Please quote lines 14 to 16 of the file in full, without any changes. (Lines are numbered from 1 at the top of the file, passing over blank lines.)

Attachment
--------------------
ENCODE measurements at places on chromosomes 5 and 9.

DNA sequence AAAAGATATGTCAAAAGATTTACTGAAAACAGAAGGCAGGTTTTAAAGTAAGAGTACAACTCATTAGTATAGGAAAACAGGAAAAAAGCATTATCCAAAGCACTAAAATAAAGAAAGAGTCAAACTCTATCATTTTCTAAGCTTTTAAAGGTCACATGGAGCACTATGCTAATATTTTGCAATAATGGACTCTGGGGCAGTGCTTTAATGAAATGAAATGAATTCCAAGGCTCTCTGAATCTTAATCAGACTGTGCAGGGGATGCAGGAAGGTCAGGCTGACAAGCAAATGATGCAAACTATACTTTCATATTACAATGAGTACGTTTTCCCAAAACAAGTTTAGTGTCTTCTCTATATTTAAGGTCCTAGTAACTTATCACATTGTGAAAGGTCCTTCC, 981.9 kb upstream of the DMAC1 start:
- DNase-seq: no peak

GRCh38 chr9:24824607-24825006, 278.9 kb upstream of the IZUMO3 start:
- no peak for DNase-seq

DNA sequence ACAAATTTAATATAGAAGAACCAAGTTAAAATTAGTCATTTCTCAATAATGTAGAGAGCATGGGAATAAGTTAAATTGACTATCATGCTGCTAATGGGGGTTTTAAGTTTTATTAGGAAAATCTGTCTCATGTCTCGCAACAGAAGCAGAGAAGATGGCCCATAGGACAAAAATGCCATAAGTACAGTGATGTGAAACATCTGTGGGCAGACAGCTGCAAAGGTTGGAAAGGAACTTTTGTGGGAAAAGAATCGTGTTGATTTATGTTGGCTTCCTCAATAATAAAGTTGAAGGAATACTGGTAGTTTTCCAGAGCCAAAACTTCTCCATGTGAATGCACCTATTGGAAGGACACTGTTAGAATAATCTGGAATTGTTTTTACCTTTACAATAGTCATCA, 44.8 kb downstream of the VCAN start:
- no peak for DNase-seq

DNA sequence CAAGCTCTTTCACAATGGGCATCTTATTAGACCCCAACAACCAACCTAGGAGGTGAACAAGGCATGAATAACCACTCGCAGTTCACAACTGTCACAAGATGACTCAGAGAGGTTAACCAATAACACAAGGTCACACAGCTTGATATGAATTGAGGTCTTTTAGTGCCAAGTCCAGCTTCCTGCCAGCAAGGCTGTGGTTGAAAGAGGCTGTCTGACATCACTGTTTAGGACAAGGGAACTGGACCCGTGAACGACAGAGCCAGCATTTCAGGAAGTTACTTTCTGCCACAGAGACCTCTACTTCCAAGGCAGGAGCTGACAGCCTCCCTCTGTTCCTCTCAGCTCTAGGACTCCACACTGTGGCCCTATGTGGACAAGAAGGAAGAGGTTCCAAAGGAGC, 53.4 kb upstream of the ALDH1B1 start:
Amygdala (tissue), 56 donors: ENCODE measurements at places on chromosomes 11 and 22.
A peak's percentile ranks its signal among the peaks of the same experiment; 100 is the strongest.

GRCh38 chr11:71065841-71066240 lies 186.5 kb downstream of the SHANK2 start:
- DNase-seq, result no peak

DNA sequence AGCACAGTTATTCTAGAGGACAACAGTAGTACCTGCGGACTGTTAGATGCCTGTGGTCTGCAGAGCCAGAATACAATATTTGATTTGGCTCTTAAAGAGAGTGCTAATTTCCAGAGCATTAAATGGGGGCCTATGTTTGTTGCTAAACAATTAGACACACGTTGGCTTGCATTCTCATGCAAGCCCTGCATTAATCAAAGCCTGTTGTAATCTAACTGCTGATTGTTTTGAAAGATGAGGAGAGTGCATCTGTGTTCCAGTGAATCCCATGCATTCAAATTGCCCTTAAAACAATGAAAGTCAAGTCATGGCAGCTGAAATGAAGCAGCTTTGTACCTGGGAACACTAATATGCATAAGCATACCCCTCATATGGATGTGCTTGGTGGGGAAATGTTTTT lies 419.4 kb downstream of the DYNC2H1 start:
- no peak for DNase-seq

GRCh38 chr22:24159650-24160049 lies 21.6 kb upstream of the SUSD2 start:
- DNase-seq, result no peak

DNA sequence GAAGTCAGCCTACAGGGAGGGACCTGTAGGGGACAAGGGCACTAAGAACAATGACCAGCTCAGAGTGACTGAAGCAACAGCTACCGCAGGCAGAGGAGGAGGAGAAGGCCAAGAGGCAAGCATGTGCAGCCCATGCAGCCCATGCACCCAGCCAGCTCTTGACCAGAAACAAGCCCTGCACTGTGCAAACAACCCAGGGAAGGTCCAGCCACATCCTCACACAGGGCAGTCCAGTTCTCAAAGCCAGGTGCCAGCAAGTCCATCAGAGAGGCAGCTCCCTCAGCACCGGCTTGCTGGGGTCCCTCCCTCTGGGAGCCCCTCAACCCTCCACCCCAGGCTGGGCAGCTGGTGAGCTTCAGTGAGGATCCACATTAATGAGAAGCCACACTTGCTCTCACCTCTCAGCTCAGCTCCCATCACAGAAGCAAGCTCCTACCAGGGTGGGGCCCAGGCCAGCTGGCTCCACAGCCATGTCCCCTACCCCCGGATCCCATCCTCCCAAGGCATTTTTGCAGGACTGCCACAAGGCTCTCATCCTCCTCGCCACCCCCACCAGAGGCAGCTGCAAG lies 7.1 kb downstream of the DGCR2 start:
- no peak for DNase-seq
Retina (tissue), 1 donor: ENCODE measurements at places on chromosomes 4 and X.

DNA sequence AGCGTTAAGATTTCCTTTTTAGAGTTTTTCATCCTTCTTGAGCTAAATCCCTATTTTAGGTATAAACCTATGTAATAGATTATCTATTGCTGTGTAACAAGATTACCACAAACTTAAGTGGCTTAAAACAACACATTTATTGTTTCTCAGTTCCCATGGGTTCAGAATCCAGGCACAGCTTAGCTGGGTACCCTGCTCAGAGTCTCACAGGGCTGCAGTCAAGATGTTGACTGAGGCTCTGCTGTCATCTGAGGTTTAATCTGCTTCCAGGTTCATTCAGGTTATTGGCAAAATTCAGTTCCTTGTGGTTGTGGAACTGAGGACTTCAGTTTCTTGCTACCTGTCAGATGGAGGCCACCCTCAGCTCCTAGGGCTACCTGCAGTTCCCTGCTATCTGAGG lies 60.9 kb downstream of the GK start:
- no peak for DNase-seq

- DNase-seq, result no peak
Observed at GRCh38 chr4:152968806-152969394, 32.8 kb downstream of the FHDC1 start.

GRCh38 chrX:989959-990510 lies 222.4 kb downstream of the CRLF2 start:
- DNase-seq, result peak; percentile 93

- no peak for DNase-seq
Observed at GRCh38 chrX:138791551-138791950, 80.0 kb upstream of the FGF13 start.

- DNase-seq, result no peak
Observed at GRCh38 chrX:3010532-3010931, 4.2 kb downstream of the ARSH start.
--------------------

- no peak for DNase-seq

GRCh38 chr22:24159650-24160049 lies 21.6 kb upstream of the SUSD2 start:
- DNase-seq, result no peak